He was talking about the first half where he had 1 rec, 7 yards. The Cowboys then came out in the second half and began targeting, and in my opinion over-targeting, Owens; the result was TO targeted in 18 of 58 offensive plays.

And while the Cowboys running game MUST set the tone for the passing game to open up (a la Emmitt Smith establishing a solid ground game that opened up passing lanes for the super-accurate Troy Aikman to hit playmaker Michael Irvin), there is something to be said for getting the ball in the hands of your best players. Owens is one of the Cowboys best players and (I'd argue) the MOST important offensive player.

I know what you're thinking: Romo or Barber or Witten are more important, but you'd be wrong. Case and point:

True Marion Barber needs his carries, but the running game in general needed carries. Felix Jones, who has already proven to have what it takes to contribute in the NFL (see Week 2 kick-return TD or Week 3 60-yd TD run), did not register an offensive touch in the loss to Washington. Regardless of if Barber or Jones gets the ball, SOMEONE other than T.O. on an end-around needs to run the ball. Whoever is getting the carries doesn't matter. It didn't matter last year when Barber split time with Julian Jones, and it won't matter this season.

Also, to your point that Barber's lack of production the playoff game as an aberration, I'd challenge that statement not because of the results of his running but because of how he was used. Julius Jones started all 16 games in the regular season, and Barber was used to pound the ball late and churn the clock down while punishing defenders. The Cowboys coaching staff - in a move that still puzzles sports pundits in DFW - decided to start Barber in the playoff game. I submit that Barber ran well initially in the playoff game, however he succumbed to arm-tackles late in the game, something that Cowboys fans did not see happen throughout the 13-3 regular season.

Back to the point of who is the Cowboys most important offensive player...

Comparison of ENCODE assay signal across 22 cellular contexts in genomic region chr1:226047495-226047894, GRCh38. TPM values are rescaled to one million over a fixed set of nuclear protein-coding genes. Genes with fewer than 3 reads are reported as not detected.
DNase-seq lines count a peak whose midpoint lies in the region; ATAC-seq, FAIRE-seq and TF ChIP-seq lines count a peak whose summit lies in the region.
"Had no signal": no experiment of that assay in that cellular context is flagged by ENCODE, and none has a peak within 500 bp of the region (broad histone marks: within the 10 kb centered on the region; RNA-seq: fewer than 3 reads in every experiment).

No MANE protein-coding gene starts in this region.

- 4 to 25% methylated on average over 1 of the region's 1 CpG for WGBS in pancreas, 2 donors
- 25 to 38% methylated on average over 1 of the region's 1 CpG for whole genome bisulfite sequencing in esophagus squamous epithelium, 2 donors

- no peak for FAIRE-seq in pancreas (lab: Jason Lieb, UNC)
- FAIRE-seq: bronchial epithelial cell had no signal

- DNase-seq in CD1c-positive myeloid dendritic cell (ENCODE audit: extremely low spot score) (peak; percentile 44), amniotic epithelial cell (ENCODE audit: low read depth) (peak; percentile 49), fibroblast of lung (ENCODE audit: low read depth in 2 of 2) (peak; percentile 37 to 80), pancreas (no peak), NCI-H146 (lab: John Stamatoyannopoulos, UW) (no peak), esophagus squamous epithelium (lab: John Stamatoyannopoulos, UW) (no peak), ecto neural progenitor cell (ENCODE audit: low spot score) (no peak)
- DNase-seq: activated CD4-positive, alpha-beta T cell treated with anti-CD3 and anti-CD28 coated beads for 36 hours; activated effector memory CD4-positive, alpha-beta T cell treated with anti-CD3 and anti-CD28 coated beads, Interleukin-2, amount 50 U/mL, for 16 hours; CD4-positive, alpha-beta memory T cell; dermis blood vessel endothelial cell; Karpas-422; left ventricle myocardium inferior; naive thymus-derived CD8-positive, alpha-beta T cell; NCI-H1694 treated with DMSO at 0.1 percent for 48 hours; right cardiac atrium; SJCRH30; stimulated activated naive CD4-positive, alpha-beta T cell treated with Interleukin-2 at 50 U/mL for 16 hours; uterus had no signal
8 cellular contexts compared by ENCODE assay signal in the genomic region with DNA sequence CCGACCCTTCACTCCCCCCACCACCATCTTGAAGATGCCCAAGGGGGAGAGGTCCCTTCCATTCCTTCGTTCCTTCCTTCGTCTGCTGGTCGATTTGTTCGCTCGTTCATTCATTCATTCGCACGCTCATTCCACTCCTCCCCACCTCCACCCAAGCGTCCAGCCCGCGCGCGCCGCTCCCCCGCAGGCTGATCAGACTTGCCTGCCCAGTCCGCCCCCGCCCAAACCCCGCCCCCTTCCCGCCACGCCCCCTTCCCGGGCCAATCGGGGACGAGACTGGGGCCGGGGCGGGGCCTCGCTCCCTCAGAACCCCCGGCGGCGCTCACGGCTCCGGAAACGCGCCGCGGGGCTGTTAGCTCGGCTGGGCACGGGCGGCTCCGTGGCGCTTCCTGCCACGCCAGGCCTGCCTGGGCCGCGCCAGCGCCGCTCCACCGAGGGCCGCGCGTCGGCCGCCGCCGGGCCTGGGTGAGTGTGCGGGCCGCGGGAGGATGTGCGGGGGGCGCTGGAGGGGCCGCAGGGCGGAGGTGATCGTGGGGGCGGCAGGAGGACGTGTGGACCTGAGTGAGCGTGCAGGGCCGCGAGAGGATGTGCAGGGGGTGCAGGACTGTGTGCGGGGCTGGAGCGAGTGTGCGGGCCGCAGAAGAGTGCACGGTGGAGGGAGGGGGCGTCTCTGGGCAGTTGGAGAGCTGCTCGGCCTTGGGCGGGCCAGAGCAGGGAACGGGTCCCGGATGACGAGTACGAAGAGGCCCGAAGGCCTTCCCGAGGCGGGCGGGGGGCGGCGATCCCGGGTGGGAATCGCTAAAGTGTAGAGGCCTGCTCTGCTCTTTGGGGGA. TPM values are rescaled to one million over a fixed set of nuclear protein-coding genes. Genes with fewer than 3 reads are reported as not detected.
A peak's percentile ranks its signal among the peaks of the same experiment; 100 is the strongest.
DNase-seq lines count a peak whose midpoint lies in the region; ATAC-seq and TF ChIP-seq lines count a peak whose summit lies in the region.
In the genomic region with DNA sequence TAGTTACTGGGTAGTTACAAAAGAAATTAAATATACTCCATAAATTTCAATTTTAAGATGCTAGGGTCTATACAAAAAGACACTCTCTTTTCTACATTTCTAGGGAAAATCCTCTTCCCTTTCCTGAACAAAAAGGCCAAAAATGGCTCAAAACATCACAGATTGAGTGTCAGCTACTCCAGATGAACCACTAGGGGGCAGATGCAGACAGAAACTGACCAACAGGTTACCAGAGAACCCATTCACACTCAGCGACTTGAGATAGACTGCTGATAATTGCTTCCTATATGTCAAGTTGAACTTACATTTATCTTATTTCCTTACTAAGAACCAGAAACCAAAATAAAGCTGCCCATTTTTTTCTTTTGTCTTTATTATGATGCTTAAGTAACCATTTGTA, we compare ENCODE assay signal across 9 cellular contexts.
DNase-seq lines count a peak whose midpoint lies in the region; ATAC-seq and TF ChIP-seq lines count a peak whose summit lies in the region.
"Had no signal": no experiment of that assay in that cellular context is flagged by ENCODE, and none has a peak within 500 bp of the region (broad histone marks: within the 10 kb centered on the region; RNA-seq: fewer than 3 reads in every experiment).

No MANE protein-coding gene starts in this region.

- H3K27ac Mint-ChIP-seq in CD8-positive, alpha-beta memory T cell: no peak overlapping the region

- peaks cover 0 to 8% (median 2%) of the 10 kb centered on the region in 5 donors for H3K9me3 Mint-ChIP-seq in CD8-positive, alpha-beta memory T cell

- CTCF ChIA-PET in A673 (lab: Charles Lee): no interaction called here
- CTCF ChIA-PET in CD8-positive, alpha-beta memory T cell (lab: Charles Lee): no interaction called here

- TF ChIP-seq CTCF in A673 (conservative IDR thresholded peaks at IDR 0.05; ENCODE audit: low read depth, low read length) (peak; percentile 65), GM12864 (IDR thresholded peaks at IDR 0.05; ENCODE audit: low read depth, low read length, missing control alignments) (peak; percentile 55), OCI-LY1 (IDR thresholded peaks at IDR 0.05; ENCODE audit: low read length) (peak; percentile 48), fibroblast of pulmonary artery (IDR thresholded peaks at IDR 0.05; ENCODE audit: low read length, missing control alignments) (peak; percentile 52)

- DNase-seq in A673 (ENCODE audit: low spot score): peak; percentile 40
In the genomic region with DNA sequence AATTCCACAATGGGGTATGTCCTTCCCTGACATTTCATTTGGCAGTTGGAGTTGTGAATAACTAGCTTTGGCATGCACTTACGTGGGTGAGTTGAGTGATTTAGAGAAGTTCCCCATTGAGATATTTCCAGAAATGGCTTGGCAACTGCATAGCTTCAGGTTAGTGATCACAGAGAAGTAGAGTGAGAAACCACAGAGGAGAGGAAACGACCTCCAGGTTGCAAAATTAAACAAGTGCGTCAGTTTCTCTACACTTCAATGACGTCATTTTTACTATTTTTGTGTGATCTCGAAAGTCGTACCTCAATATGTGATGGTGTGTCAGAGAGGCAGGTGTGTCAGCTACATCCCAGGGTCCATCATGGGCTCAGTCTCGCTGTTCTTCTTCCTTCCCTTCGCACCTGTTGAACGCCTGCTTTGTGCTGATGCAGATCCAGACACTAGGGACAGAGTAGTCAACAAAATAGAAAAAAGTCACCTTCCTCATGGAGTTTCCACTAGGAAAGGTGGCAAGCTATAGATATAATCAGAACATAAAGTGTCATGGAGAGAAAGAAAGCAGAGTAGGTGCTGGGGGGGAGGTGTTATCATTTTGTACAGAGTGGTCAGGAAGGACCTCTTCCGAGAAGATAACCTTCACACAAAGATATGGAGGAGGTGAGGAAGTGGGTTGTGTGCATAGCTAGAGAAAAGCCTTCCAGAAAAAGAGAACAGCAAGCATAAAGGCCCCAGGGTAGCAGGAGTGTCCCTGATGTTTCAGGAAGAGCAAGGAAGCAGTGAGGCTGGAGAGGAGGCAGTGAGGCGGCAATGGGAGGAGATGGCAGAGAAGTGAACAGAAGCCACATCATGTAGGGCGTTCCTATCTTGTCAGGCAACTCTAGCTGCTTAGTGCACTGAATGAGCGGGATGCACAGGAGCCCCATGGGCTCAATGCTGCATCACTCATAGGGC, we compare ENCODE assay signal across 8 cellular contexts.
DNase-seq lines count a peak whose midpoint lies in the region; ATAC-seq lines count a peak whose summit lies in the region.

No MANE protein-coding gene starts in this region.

It's either Terrell Owens or Jason Witten, and if I'm not torn between the two, I'm leaning toward Owens. He is constantly drawing double- (and even on occasion a triple-) team from opposing defenses, opening up the rest of the field for other Cowboys receivers (Witten over the middle, Crayton in the slot, Austin to the post).

Marion Barber and/or Felix Jones could be productive as the starting back. While Cowboys fans can only hope to keep both starting tailbacks healthy throughout the season (Pittsburgh is down the their fourth-stringer after only four weeks), neither are paramount to the Cowboys' success.

Tony Romo is the player I'd assume sports pundits would view as the Cowboys most important offensive player. Consider, however, that the #2 QB in Dallas is Super Bowl champion Brad Johnson who, behind an O-line like the Cowboys have - would be more than functional. Actually, on that note, I want to rewrite my entire theory.

It's the Cowboys offensive line as a unit that is the most important part of the offense. The most important individual? Leonard Davis? Big Flozell Adams? Center Andre Gurode? There's a solid case for each of them. But if we assume the line is more of a unit than standout individuals (and all the best lines through history have been), then Terrell Owens stands alone as the best player on the Cowboys offense.

I think it's clear Owens cares about this team. Watching him being interviewed this season, I've seen time and time again media members grill him just trying to get something controversial out of his mouth (see the post-game sit-down he did with the ESPN Monday Night crew after the Cowboys/Eagles game in which Chris Berman, Steve Young and Emmitt Smith prodded him until he gave the answer they wanted).

As we've seen in the NFL and in all sports, winning cures all. The Cowboys did not win this week, thus it's TIME TO PANIC in Dallas. With games coming up against the Bengals, Caridinals and Rams, looks like a cure is on the way.